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BioMed Research International
Volume 2013 (2013), Article ID 605308, 10 pages
http://dx.doi.org/10.1155/2013/605308
Clinical Study

Microscopic Evaluation, Molecular Identification, Antifungal Susceptibility, and Clinical Outcomes in Fusarium, Aspergillus and, Dematiaceous Keratitis

1Department of Microbiology and Biotechnology Centre, Faculty of Science, M. S. University of Baroda, Vadodara 390 002, India
2Iladevi Cataract and IOL Research Centre, Ahmedabad, Gujarat 380052, India

Received 30 April 2013; Revised 22 July 2013; Accepted 16 August 2013

Academic Editor: Kelvin To

Copyright © 2013 Devarshi U. Gajjar et al. This is an open access article distributed under the Creative Commons Attribution License, which permits unrestricted use, distribution, and reproduction in any medium, provided the original work is properly cited.

Abstract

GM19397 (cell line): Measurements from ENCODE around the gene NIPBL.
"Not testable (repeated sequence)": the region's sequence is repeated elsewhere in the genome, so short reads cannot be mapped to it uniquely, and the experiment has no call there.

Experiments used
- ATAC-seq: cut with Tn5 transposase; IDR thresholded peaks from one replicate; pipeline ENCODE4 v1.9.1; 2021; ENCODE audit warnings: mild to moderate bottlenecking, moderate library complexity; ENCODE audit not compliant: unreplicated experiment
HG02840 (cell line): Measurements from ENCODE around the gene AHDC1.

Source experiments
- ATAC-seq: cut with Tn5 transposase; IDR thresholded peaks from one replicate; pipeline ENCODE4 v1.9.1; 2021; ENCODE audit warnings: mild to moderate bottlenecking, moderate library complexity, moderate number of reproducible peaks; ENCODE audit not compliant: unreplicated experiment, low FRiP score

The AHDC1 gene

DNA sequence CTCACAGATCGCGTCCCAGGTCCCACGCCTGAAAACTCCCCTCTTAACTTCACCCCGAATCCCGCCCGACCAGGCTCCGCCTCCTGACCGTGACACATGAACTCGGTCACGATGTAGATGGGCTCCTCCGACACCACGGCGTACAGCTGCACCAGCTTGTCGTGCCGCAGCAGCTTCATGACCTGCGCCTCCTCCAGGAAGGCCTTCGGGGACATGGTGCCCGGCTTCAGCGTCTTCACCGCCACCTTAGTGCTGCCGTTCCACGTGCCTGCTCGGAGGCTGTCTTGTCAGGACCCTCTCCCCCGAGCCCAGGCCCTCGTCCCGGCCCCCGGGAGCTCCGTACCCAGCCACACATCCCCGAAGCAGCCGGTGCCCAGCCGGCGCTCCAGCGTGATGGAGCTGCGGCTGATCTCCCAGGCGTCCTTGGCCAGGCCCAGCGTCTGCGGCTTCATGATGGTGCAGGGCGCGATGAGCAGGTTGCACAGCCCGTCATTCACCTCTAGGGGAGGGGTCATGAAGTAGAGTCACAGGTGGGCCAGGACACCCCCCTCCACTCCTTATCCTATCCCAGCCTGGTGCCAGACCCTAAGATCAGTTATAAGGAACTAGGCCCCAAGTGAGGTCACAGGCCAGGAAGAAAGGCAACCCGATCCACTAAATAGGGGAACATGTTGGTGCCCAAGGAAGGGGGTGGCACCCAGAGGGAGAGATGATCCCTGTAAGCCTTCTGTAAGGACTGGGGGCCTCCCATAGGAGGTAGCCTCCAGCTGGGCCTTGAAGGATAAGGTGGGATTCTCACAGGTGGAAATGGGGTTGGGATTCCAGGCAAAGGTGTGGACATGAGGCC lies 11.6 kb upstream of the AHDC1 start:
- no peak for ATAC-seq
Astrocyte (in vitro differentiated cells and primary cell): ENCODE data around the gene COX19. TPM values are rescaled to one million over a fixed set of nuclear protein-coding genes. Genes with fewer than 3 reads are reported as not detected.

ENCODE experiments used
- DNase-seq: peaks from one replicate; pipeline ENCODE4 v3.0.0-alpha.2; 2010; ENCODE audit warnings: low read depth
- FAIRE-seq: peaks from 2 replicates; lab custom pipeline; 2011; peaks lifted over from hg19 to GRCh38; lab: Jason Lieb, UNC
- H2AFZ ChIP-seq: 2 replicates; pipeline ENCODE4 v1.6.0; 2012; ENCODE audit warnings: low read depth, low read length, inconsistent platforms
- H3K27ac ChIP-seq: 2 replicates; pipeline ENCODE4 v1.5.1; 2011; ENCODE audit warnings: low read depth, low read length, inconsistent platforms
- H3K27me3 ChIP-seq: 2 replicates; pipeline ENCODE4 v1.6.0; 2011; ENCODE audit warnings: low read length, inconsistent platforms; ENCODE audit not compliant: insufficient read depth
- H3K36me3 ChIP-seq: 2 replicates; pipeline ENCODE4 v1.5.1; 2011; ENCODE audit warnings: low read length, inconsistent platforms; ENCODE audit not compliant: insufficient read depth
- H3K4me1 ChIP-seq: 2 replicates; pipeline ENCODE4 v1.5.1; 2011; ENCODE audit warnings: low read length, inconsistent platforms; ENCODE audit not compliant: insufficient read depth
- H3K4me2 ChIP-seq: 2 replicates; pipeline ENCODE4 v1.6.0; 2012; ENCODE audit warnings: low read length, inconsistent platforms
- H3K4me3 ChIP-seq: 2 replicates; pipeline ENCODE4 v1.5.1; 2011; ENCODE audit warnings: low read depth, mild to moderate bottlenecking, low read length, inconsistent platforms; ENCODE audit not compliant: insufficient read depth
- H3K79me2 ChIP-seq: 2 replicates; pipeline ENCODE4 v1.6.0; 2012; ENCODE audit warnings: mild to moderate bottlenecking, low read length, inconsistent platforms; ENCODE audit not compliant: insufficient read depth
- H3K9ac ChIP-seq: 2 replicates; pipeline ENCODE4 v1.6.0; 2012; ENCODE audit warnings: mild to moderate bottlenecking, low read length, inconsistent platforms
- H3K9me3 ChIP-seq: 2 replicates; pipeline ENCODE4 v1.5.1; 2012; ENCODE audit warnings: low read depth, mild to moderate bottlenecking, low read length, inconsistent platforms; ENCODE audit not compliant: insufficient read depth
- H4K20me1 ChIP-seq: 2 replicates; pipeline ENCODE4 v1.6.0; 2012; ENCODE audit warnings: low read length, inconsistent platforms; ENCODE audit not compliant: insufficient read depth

Purpose. Fusarium, Aspergillus, and Dematiaceous are the most common fungal species causing keratitis in tropical countries. Herein we report a prospective study on fungal keratitis caused by these three fungal species. Methodology. A prospective investigation was undertaken to evaluate eyes with presumed fungal keratitis. All the fungal isolates ( ) obtained from keratitis infections were identified using morphological and microscopic characters. Molecular identification using sequencing of the ITS region and antifungal susceptibility tests using microdilution method were done. The final clinical outcome was evaluated in terms of the time taken for resolution of keratitis and the final visual outcome. The results were analyzed after segregating the cases into three groups, namely, Fusarium, Aspergillus, and Dematiaceous keratitis. Results. Diagnosis of fungal keratitis was established in 73 (35.9%) cases out of 208 cases. The spectra of fungi isolated were Fusarium spp. (26.6%), Aspergillus spp. (21.6%), and Dematiaceous fungi (11.6%). The sequence of the ITS region could identify the Fusarium and Aspergillus species at the species complex level, and the Dematiaceous isolates were accurately identified. Using antifungal agents such as fluconazole, natamycin, amphotericin B, and itraconazole, the minimum inhibitory concentrations (MICs) for Fusarium spp. were >32 μg/mL, 4–8 μg/mL, 0.5–1 μg/mL, and >32 μg/mL, respectively. Antifungal susceptibility data showed that Curvularia spp. was highly resistant to all the antifungal agents. Overall, natamycin and amphotericin B were found to be the most effective antifungal agents. The comparative clinical outcomes in all cases showed that the healing response in terms of visual acuity of the Dematiaceous group was significantly good when compared with the Fusarium and Aspergillus groups ( ). The time required for healing in the Fusarium group was statistically significantly less when compared with the Aspergillus and Dematiaceous groups. Conclusion. This study demonstrates important differences in microscopic features of scraping material and antifungal susceptibility between the three groups. Early and accurate identification coupled with the MIC data, and thereby appropriate treatment is crucial for complete recovery.